It may be the closest thing to hell ever observed by science.
Researchers revealed breathtaking images on Thursday of a kamikaze comet called C/2011 N3 (SOHO) taking a swan-dive into the sun.
Images and research published in the journal Science show a house-sized rock plummeting at more than 1 million miles per hour through million-degree temperatures to within a relative hair's breadth of the sun's surface.
Observations like this have never been seen before, says Karel Schrijver, who led the research at Lockheed Martin Solar and Astrophysics Laboratory in Palo Alto, California. "It's never been observed anywhere near this close to the sun."
Comets that brush by the sun are called sungrazers. Thanks to orbiting satellites that can better observe sungrazers, scientists believe they can learn more about how the sun works and the ancient beginnings of Earth.
Analysis of data from last July's comet strike paints a picture of a fascinating ride into a virtual hell.
Imagine sitting on top of the comet as it streaks toward the sun at more than 1 million mph. Looking like "the dirtiest snowball that's ever been made," the black, half-rock, half-ice comet pours off vapor and dust due to evaporating water streaming from its surface at 1,000 mph, says Johns Hopkins Applied Physics Laboratory planetary astronomer Carey Lisse, who reviewed the research.
Closing in fast, the comet hits the sun's 1,000,000-degree Fahrenheit corona, creating a fiery shockwave of gas in front of it. The ride gets bumpier and bumpier. The comet begins to rotate faster and faster, and it begins to shed chunks.
Finally - about 62,000 miles from the surface of the sun - nothing.
A 70,000-ton rock's 30-minute suicide dive into a raging cauldron reduces it to vapor.
"That's when we realized we'd not just captured a comet, we'd actually seen it vanish - the end of the life of that particular comet," says Schrijver. "It had completely evaporated."
By studying how comets fall apart, scientists may be able to reverse the process and learn how planets are formed, says Lisse. We still don't know how space dust - a.k.a. "the stuff between the stars" - coalesces to form planets. But comets are made of this stuff. So if we can figure out how comets are created, we'll know a lot more about how Earth formed.
"Comets really are the dinosaur bones of solar system formation," says Lisse. Hundreds of comets brush by the sun each year, experts say, but only one or two per year actually hit the blazing bullseye.
July's sungrazer was a piece of the Kreutz comet, Lisse says, a larger object that broke apart thousands of years ago yielding spectacular comets reported on Earth in the years 1106, 1843, 1882 and 1965. The last of those, called Ikeya-Seki, was bright enough to be seen during the day.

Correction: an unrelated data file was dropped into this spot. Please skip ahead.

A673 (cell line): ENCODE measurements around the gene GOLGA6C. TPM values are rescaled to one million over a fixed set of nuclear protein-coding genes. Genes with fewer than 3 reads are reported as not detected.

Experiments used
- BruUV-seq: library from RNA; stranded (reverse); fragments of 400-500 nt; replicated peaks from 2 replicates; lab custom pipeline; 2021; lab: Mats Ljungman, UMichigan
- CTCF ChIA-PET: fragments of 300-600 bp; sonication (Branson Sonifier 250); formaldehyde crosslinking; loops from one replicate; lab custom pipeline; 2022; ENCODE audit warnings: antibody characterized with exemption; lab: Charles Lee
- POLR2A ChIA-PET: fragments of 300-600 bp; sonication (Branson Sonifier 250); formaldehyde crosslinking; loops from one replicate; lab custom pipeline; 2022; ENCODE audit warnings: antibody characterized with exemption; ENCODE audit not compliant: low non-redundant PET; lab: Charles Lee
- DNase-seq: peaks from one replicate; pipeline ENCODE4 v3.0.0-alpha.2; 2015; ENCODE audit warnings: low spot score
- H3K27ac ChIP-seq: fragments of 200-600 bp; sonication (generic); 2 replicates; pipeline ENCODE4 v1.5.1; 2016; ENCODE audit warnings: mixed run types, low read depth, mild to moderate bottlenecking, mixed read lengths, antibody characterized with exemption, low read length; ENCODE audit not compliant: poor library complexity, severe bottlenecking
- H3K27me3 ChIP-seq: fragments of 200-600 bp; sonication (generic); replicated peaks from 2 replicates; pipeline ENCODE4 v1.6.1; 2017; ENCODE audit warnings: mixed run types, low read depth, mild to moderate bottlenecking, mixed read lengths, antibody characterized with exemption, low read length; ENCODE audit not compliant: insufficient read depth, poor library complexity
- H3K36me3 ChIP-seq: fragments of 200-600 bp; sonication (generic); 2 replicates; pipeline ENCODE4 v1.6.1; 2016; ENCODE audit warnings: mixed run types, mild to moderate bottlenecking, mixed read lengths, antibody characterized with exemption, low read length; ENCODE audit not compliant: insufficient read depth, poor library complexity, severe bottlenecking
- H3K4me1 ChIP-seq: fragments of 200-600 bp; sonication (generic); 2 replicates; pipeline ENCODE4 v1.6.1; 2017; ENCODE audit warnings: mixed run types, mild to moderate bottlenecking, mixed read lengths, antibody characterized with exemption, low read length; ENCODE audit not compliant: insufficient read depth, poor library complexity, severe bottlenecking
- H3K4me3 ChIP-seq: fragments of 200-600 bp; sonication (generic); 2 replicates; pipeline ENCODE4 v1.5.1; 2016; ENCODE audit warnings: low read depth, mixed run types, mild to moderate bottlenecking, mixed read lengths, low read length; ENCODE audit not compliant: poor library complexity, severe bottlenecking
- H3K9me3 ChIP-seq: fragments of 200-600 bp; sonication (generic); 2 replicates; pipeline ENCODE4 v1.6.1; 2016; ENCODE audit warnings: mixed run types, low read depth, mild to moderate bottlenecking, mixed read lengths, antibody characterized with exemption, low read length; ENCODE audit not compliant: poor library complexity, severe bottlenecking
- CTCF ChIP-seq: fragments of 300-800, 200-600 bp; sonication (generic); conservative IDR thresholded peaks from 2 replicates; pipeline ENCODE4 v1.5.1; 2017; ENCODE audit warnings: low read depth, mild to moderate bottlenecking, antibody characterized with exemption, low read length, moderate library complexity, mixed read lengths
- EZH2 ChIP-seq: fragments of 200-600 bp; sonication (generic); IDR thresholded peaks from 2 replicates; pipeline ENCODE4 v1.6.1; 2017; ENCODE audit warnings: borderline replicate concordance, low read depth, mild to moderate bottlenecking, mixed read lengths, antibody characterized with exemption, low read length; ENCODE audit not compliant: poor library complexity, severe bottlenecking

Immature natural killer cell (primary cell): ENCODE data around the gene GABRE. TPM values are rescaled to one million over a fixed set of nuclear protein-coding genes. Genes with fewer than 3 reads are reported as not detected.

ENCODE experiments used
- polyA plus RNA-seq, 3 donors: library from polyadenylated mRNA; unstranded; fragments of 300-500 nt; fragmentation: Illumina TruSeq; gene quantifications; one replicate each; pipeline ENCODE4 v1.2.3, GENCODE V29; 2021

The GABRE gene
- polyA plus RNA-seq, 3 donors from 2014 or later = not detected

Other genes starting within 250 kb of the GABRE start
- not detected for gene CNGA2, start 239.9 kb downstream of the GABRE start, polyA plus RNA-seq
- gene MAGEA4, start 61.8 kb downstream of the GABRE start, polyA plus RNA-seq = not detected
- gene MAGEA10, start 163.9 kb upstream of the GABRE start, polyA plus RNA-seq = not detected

Lockheed Martin's paper stemmed from combined data from NASA's orbiting Solar Dynamics Observatory (SDO), Solar Heliospheric Observatory (SHO) and the Solar-Terrestrial Relations Observatory (STEREO).
As more sun-grazers are pinpointed, scientists may be able to learn clues to a comet's makeup by performing thermal desorption spectroscopy, Lisse predicts. It's a technique that identifies the comet's elements by the type of light it gives off while the sun toasts it like an interstellar marshmallow.
Lockheed Martin's scientists determined C/2011 N3 (SOHO)'s mass by measuring energy from the sun's light and the amount of energy it takes to evaporate material off the comet, says Schrijver.
By observing more sungrazers, Schijver hopes to uncover mysteries about the region around the sun that's been hidden by extreme light conditions. He's interested in learning more about the acceleration of charged particles given off by the sun - the solar wind.
"These are places that we have no other means of exploring," he says.
So, get ready to see more hellish images of building-sized boulders vanishing into thin air on the surface of the sun. "I predict this is just the beginning," says Lisse.
Just last month a comet dubbed Lovejoy crashed into the sun and actually survived - astonishing many amateur and professional astronomers by piercing the sun's super-heated atmosphere without being pulled in and disintegrated.
Schrijver says teams are already being assembled to track other sun-grazers with the SDO satellite.
In effect, by their demise, comets become nature's scientific probes, possibly to unlock a treasure trove of knowledge about our solar system.